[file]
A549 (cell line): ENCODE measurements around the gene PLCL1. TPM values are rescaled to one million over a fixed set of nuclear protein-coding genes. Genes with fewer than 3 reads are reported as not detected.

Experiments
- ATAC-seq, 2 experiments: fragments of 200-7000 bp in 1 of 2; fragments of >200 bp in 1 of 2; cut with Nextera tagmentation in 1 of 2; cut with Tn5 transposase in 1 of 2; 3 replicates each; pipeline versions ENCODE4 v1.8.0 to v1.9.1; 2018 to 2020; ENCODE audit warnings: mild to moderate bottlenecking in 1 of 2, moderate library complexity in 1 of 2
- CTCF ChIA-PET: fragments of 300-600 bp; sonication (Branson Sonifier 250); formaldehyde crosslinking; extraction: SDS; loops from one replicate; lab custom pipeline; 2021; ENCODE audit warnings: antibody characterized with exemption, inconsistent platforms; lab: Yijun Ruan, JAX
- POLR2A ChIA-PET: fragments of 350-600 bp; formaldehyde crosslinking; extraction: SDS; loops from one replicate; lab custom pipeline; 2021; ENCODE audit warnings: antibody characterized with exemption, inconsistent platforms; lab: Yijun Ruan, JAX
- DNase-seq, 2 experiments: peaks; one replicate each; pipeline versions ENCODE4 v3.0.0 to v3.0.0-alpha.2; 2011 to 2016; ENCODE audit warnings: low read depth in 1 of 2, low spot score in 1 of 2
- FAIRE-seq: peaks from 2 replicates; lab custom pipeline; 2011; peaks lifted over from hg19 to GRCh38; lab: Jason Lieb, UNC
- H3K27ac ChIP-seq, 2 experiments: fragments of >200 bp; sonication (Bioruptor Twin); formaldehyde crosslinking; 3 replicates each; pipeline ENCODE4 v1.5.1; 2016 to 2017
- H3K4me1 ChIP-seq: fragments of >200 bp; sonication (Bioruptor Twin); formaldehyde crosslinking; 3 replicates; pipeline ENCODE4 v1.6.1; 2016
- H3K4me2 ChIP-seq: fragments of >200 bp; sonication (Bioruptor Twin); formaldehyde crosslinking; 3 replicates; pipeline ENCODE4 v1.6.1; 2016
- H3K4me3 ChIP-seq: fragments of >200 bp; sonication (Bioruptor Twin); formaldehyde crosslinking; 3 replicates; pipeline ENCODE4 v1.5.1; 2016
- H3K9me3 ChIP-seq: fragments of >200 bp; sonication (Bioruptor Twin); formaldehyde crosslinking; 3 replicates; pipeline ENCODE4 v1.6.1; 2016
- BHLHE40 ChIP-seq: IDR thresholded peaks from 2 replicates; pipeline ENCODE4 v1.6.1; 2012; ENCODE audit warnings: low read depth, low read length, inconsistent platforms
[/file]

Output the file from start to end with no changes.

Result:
A549 (cell line): ENCODE measurements around the gene PLCL1. TPM values are rescaled to one million over a fixed set of nuclear protein-coding genes. Genes with fewer than 3 reads are reported as not detected.

Experiments
- ATAC-seq, 2 experiments: fragments of 200-7000 bp in 1 of 2; fragments of >200 bp in 1 of 2; cut with Nextera tagmentation in 1 of 2; cut with Tn5 transposase in 1 of 2; 3 replicates each; pipeline versions ENCODE4 v1.8.0 to v1.9.1; 2018 to 2020; ENCODE audit warnings: mild to moderate bottlenecking in 1 of 2, moderate library complexity in 1 of 2
- CTCF ChIA-PET: fragments of 300-600 bp; sonication (Branson Sonifier 250); formaldehyde crosslinking; extraction: SDS; loops from one replicate; lab custom pipeline; 2021; ENCODE audit warnings: antibody characterized with exemption, inconsistent platforms; lab: Yijun Ruan, JAX
- POLR2A ChIA-PET: fragments of 350-600 bp; formaldehyde crosslinking; extraction: SDS; loops from one replicate; lab custom pipeline; 2021; ENCODE audit warnings: antibody characterized with exemption, inconsistent platforms; lab: Yijun Ruan, JAX
- DNase-seq, 2 experiments: peaks; one replicate each; pipeline versions ENCODE4 v3.0.0 to v3.0.0-alpha.2; 2011 to 2016; ENCODE audit warnings: low read depth in 1 of 2, low spot score in 1 of 2
- FAIRE-seq: peaks from 2 replicates; lab custom pipeline; 2011; peaks lifted over from hg19 to GRCh38; lab: Jason Lieb, UNC
- H3K27ac ChIP-seq, 2 experiments: fragments of >200 bp; sonication (Bioruptor Twin); formaldehyde crosslinking; 3 replicates each; pipeline ENCODE4 v1.5.1; 2016 to 2017
- H3K4me1 ChIP-seq: fragments of >200 bp; sonication (Bioruptor Twin); formaldehyde crosslinking; 3 replicates; pipeline ENCODE4 v1.6.1; 2016
- H3K4me2 ChIP-seq: fragments of >200 bp; sonication (Bioruptor Twin); formaldehyde crosslinking; 3 replicates; pipeline ENCODE4 v1.6.1; 2016
- H3K4me3 ChIP-seq: fragments of >200 bp; sonication (Bioruptor Twin); formaldehyde crosslinking; 3 replicates; pipeline ENCODE4 v1.5.1; 2016
- H3K9me3 ChIP-seq: fragments of >200 bp; sonication (Bioruptor Twin); formaldehyde crosslinking; 3 replicates; pipeline ENCODE4 v1.6.1; 2016
- BHLHE40 ChIP-seq: IDR thresholded peaks from 2 replicates; pipeline ENCODE4 v1.6.1; 2012; ENCODE audit warnings: low read depth, low read length, inconsistent platforms